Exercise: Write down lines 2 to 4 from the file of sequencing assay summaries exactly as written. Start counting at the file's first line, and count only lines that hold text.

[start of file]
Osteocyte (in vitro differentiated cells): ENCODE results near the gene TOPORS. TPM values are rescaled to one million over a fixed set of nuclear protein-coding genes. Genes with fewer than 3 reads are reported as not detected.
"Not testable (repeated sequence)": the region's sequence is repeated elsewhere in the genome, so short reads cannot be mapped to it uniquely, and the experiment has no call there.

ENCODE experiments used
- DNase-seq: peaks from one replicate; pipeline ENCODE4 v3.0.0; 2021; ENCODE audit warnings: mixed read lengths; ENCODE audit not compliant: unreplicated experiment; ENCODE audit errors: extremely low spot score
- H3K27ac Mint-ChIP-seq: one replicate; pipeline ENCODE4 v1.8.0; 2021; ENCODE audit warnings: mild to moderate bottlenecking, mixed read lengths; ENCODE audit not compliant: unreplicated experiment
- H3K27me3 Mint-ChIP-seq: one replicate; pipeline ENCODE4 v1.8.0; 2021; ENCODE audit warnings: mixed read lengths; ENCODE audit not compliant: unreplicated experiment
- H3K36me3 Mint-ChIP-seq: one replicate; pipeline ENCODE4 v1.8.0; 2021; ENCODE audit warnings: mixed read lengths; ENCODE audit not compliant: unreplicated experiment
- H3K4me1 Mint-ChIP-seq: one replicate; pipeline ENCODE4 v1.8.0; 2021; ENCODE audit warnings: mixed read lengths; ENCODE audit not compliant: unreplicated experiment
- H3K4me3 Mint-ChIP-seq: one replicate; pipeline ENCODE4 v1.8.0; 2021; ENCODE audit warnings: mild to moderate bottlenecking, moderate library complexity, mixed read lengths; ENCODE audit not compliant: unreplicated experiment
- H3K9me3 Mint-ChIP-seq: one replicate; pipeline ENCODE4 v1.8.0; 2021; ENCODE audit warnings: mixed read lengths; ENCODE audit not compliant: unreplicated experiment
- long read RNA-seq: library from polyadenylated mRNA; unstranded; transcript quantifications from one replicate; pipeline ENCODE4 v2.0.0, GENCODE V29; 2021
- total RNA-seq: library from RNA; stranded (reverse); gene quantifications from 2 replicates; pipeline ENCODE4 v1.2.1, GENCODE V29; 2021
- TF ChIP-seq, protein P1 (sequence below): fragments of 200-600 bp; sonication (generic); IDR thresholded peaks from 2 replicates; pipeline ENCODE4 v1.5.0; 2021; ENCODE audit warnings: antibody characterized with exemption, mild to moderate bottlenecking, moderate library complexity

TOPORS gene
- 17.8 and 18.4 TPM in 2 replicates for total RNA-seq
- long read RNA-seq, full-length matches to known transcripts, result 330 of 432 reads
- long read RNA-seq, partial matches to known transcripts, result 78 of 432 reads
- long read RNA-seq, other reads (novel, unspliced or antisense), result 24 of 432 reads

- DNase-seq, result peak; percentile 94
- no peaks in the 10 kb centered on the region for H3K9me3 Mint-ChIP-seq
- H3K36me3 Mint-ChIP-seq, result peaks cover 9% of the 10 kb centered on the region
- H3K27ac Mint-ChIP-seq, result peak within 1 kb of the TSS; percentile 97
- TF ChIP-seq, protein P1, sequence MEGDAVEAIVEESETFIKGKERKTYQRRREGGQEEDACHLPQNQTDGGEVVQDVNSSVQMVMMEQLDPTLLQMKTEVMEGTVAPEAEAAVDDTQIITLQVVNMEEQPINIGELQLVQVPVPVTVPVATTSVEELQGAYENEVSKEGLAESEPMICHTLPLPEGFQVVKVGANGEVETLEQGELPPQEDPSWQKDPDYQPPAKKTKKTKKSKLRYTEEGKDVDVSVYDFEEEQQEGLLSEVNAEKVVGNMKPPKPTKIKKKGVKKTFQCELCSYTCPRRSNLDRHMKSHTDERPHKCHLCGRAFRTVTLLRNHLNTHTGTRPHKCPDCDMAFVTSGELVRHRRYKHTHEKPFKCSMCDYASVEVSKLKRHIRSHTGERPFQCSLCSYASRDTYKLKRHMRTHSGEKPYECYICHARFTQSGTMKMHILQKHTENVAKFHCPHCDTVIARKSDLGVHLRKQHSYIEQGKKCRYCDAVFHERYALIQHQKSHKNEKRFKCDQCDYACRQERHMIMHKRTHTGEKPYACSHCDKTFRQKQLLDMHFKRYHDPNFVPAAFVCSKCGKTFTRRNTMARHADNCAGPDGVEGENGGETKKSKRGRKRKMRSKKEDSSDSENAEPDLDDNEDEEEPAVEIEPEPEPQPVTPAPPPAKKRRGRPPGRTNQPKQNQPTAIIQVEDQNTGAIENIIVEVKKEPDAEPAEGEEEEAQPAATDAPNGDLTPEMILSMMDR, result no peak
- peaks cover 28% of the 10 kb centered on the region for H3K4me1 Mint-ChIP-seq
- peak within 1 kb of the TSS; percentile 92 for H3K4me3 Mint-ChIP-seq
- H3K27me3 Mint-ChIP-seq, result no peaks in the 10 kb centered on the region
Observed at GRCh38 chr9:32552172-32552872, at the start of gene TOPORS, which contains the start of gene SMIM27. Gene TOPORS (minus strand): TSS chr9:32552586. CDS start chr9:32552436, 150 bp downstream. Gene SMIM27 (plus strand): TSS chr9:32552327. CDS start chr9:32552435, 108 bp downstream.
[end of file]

"Not testable (repeated sequence)": the region's sequence is repeated elsewhere in the genome, so short reads cannot be mapped to it uniquely, and the experiment has no call there.

ENCODE experiments used
- DNase-seq: peaks from one replicate; pipeline ENCODE4 v3.0.0; 2021; ENCODE audit warnings: mixed read lengths; ENCODE audit not compliant: unreplicated experiment; ENCODE audit errors: extremely low spot score